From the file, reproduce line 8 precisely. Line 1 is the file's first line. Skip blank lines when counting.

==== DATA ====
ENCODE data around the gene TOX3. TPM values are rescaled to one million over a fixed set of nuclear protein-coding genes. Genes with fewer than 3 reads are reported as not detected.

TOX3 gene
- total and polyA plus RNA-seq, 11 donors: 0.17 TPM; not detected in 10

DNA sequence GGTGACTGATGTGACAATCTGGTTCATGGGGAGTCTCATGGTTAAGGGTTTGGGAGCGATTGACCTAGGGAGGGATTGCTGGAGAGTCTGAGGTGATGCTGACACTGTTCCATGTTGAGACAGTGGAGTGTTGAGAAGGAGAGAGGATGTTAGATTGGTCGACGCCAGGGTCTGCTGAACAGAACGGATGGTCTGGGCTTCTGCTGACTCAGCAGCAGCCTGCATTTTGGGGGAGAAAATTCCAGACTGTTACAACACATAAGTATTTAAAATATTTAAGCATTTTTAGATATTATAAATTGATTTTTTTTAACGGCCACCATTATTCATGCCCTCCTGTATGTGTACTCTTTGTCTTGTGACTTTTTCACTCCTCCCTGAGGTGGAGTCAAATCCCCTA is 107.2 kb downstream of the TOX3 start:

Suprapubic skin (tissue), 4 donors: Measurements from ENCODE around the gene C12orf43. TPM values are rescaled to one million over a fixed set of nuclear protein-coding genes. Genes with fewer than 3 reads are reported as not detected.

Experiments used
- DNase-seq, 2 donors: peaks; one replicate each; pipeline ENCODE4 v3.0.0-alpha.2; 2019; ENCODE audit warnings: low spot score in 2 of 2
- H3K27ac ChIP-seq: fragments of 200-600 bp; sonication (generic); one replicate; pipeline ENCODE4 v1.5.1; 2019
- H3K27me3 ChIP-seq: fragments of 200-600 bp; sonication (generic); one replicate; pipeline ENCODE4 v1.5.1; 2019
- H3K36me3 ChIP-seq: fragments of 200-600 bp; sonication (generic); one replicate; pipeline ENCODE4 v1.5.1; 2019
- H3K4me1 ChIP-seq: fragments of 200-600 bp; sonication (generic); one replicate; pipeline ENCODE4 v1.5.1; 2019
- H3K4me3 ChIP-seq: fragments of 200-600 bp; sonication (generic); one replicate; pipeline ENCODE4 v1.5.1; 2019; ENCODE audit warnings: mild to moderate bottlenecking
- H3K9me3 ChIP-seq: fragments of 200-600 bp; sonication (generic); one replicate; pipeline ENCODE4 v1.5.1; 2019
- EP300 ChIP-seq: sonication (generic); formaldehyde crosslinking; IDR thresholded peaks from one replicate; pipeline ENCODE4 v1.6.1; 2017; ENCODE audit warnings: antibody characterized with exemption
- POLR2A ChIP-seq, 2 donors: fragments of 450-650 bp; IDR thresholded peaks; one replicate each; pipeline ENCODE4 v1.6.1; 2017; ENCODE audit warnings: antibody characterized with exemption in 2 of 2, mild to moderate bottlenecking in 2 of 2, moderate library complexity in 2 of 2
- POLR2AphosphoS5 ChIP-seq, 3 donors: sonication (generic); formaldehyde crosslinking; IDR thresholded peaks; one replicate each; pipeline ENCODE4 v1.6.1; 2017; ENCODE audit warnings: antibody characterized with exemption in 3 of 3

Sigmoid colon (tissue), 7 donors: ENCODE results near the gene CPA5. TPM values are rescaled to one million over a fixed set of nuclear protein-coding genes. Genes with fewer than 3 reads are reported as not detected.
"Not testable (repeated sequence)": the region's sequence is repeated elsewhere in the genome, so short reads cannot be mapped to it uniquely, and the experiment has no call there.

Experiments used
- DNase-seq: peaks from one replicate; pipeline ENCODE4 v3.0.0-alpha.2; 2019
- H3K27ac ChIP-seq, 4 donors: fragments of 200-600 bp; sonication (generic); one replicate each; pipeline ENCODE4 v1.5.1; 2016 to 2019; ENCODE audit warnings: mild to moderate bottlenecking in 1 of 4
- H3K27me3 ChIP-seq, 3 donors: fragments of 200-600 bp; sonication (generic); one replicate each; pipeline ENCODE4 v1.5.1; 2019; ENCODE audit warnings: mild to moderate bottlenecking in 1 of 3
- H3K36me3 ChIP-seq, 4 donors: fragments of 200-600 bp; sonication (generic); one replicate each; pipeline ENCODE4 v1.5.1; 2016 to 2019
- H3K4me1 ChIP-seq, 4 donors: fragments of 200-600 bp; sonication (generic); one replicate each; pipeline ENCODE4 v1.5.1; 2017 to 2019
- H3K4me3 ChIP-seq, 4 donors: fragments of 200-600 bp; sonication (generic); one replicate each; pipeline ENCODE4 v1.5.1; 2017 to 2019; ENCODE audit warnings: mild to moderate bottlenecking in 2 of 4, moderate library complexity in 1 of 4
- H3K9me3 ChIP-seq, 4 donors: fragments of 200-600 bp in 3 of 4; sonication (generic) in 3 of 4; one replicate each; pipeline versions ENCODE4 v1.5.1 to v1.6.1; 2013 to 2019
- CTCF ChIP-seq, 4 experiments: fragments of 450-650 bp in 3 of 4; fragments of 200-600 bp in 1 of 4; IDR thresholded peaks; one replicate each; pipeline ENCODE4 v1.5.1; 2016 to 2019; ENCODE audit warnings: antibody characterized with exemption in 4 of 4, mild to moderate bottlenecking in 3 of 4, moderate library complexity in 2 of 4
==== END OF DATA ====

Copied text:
- H3K27ac ChIP-seq: fragments of 200-600 bp; sonication (generic); one replicate; pipeline ENCODE4 v1.5.1; 2019